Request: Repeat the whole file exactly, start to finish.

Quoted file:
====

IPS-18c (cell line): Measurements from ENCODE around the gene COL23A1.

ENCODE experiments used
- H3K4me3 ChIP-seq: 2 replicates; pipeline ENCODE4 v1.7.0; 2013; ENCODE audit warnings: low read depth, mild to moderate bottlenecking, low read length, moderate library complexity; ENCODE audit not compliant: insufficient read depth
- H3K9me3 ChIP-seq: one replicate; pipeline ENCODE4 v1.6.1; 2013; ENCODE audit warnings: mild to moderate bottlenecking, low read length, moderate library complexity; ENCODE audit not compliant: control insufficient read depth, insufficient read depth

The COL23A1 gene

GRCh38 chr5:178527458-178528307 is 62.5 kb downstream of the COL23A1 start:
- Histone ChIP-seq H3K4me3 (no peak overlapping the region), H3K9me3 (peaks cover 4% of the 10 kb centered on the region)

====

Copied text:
IPS-18c (cell line): Measurements from ENCODE around the gene COL23A1.

ENCODE experiments used
- H3K4me3 ChIP-seq: 2 replicates; pipeline ENCODE4 v1.7.0; 2013; ENCODE audit warnings: low read depth, mild to moderate bottlenecking, low read length, moderate library complexity; ENCODE audit not compliant: insufficient read depth
- H3K9me3 ChIP-seq: one replicate; pipeline ENCODE4 v1.6.1; 2013; ENCODE audit warnings: mild to moderate bottlenecking, low read length, moderate library complexity; ENCODE audit not compliant: control insufficient read depth, insufficient read depth

The COL23A1 gene

GRCh38 chr5:178527458-178528307 is 62.5 kb downstream of the COL23A1 start:
- Histone ChIP-seq H3K4me3 (no peak overlapping the region), H3K9me3 (peaks cover 4% of the 10 kb centered on the region)